DETROIT – Ford Motor Co. plans to expand buyout and early retirement offers to the company's entire U.S. hourly work force of 75,000 as part of a broader restructuring plan aimed at restoring the troubled No. 2 automaker to profitability.
One day before Ford was to detail the huge restructuring plan, the move was announced Thursday afternoon by the United Auto Workers union. Ford hasn't said how many workers it hopes will take the offers, but it has previously announced plans to cut up to 30,000 hourly jobs by 2012.
The announcement came just after Ford's board of directors, including new Chief Executive Officer Alan Mulally, wrapped up a two-day meeting to approve the restructuring plan designed to cut costs in light of slumping sales.
But the UAW statement only fueled anxiety in Ford plants and offices across North America as workers braced for the announcement of further cuts scheduled for Friday morning.
Catherine Madden, an auto industry analyst at the consulting company Global Insight Inc., said although not all 75,000 workers will take the packages, the size of the offer illustrates the magnitude of Ford's troubles.
"No matter what, the number reflects the pressure the Ford Motor Co. is under right now," she said. "That's how significant the mounting pressures are on Ford."
The offers also show a realization of Ford's troubles by the UAW, which said in a statement that it agreed to the packages due to the "extraordinary circumstances in the domestic auto industry."
Ford had about 82,000 workers represented by the UAW at the end of last year, but about 6,500 have taken previous buyout and early retirement offers made mainly at plants already slated for closure, company spokeswoman Marcey Evans said Thursday.
UAW President Ron Gettelfinger said its members have made hard choices under difficult circumstances.
"Now, it's Ford Motor Co.'s responsibility to lead this company in a positive direction — which means using the skills, experience and dedication to quality that UAW members demonstrate every day in order to deliver quality vehicles to customers," Gettelfinger said in a statement.
Ford has been battered by the auto market's shift from trucks and sport utility vehicles to more fuel-efficient cars and crossovers. Its market share and sales have dropped while its Japanese competitors have gained.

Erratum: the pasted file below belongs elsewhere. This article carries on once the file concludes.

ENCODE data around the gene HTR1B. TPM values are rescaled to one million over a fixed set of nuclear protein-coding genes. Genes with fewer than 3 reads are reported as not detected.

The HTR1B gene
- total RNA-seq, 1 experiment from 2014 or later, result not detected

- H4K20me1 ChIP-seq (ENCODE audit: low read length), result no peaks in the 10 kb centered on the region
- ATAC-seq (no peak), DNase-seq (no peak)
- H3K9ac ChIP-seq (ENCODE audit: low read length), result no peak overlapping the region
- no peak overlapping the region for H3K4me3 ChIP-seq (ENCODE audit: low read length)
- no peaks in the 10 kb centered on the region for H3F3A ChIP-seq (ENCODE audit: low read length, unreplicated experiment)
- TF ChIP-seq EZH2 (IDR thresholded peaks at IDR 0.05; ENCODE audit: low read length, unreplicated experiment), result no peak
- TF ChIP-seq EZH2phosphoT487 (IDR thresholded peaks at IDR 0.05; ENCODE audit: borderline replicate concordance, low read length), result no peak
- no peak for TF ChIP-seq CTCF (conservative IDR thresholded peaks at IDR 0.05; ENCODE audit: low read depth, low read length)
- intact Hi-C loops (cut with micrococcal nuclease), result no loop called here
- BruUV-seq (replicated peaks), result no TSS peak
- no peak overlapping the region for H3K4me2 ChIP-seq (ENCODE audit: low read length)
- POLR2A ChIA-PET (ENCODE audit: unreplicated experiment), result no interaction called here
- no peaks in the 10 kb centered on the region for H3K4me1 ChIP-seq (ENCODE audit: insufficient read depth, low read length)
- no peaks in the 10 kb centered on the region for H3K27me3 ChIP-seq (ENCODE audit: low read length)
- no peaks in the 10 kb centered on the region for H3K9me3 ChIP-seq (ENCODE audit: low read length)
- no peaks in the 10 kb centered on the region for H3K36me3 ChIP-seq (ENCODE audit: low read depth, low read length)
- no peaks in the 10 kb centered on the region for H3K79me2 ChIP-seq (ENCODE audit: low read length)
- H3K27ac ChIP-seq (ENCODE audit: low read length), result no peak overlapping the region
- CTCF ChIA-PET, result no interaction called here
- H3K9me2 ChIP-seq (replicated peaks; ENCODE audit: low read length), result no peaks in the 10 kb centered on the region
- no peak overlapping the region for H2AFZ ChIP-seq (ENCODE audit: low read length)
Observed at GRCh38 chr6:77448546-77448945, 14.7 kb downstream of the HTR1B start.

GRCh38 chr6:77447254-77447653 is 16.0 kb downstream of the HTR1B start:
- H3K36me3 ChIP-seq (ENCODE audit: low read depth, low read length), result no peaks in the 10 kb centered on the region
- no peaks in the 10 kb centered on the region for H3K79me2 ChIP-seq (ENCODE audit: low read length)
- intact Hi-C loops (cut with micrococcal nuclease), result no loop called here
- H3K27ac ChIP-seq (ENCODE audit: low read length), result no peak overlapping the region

Under the buyout and early retirement plan, detailed in a UAW statement, workers can choose among eight packages that offer from $35,000 to $140,000 depending on their years of service, age and how close they are to retirement age.
"I think it's a good package," said Chris Kimmons, president of UAW Local 919 at the Norfolk, Va., assembly plant. "I think they worked real hard on it. They've got to do something to help Ford out of this crisis."
Depending on which plan is chosen, workers may have to give up health benefits.
The offers are similar to those made earlier this year to hourly workers at the General Motors Corp., where 35,000 people have agreed to leave the company. Ford is the second-largest carmaker in the U.S. after GM.
The announcement also came as UAW local leaders at Ford plants gathered in Detroit to discuss Ford's financial situation and the buyouts.
The Ford board meeting wrapped up Thursday afternoon and the company issued a statement saying it would announce details of the restructuring in a news release at 7 a.m. Friday, followed at 9 a.m. by presentations to employees and the media.
Mulally, who was hired away from Boeing Co. just last week, attended the board meeting and will be part of Friday's announcements, the company said.
Ford lost $1.4 billion during the first half of this year and is under pressure from Wall Street to make further cuts and roll out new cars and trucks more quickly.
In July, the company pledged to accelerate its "Way Forward" restructuring plan, which when introduced in January and called for the up to 30,000 job cuts as well as closing 14 facilities by 2012.
Madden said her company expects Ford to announce the closing of two more plants. Ones that make truck-based sport utility vehicles and cars built on older platforms are likely to be closed, she said.
The scope of the buyout offer could indicate that more than two plants could be closed, Madden said.
Ford shares fell 10 cents to close at $9.09 on the New York Stock Exchange. Its shares have traded in a 52-week range of $6.06 to $10.09.
Separately, Ford said that Anne Stevens, an architect of the restructuring effort at Ford and one of the auto industry's highest ranking women, is retiring. Stevens, 57, had been at the center of Ford's turnaround efforts since October 2005, when she was named executive vice president.